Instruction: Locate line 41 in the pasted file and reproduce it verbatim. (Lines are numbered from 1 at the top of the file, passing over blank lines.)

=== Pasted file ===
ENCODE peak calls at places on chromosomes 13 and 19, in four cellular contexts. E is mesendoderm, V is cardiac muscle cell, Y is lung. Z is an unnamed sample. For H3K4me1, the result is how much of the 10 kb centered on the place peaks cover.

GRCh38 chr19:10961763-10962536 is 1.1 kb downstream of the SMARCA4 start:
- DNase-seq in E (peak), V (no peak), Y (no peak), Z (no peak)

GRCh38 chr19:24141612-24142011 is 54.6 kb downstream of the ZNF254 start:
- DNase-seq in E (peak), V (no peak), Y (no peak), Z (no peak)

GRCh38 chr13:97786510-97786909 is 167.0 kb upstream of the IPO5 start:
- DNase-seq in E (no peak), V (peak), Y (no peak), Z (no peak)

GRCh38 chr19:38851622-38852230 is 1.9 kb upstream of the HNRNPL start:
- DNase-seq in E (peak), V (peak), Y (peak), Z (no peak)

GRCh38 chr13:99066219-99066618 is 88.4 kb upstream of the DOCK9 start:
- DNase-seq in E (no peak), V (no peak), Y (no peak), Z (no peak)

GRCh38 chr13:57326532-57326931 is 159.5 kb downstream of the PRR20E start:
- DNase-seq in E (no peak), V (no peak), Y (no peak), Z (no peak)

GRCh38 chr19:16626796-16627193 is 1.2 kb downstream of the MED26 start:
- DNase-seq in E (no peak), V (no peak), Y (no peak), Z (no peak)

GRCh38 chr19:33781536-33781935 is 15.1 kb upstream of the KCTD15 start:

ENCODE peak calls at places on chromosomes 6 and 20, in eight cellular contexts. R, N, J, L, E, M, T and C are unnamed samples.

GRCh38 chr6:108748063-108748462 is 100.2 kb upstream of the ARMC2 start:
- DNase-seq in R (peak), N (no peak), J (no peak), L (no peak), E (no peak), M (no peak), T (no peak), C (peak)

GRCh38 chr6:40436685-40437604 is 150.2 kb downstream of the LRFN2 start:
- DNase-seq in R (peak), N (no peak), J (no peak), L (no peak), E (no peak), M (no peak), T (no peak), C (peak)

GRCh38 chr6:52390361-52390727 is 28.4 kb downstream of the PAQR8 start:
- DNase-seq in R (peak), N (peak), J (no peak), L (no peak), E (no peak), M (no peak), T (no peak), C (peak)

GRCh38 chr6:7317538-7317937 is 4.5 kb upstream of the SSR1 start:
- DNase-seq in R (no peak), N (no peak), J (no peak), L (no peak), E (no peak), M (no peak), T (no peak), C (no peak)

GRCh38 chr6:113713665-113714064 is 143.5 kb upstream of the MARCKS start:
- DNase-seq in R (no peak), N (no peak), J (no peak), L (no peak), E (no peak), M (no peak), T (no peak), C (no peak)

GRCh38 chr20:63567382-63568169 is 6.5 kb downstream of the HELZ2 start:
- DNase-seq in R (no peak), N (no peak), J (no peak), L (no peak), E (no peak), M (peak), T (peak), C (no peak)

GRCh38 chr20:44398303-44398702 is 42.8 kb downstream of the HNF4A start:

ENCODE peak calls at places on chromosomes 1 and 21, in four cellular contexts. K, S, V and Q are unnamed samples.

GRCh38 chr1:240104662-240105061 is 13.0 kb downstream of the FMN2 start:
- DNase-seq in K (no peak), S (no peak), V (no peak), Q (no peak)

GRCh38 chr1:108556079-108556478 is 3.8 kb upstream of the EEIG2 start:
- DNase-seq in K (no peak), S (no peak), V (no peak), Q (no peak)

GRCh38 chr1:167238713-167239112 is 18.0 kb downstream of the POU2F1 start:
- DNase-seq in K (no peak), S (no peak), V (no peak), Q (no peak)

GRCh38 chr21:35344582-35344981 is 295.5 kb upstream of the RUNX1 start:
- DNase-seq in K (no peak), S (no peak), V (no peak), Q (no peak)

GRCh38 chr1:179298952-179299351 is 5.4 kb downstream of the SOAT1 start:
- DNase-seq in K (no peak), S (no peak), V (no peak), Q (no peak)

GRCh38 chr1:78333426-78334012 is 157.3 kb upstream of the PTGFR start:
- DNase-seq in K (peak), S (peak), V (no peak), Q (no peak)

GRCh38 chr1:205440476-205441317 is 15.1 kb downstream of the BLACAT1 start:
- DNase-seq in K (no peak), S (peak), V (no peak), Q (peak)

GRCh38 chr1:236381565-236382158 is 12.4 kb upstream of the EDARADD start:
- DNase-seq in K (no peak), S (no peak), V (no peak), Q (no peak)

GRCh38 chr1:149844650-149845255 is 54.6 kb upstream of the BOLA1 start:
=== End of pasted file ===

- DNase-seq in K (no peak), S (no peak), V (no peak), Q (no peak)